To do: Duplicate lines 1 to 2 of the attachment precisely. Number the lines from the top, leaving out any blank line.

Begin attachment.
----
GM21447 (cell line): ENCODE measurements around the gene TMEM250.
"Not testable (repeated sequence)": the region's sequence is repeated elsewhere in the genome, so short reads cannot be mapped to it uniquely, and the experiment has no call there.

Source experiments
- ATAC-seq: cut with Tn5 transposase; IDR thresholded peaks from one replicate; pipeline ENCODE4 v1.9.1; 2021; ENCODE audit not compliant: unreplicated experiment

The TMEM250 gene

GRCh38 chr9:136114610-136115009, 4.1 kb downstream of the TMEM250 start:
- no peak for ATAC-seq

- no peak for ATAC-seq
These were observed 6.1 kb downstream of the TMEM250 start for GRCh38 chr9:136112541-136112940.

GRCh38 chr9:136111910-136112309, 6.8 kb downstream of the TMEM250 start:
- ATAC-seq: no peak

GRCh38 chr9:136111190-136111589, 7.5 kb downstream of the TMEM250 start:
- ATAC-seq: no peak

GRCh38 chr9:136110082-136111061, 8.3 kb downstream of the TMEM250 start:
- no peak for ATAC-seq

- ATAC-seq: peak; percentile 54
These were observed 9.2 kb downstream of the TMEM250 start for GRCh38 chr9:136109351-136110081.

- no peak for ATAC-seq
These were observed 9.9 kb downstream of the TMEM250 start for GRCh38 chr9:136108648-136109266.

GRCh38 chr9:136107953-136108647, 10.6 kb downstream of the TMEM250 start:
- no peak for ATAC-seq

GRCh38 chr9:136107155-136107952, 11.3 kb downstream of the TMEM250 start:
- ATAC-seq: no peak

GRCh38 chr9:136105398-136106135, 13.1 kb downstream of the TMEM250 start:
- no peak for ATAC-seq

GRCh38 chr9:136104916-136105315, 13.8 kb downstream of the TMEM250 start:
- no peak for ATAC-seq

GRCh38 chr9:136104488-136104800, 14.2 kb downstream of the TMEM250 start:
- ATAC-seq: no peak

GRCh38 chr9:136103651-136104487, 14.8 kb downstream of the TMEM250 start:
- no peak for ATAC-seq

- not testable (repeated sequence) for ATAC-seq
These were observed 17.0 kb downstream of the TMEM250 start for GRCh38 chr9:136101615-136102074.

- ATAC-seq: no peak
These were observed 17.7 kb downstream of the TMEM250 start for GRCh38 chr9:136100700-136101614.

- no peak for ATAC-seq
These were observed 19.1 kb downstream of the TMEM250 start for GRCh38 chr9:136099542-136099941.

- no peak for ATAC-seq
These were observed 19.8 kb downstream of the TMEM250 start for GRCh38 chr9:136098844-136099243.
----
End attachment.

GM21447 (cell line): ENCODE measurements around the gene TMEM250.
"Not testable (repeated sequence)": the region's sequence is repeated elsewhere in the genome, so short reads cannot be mapped to it uniquely, and the experiment has no call there.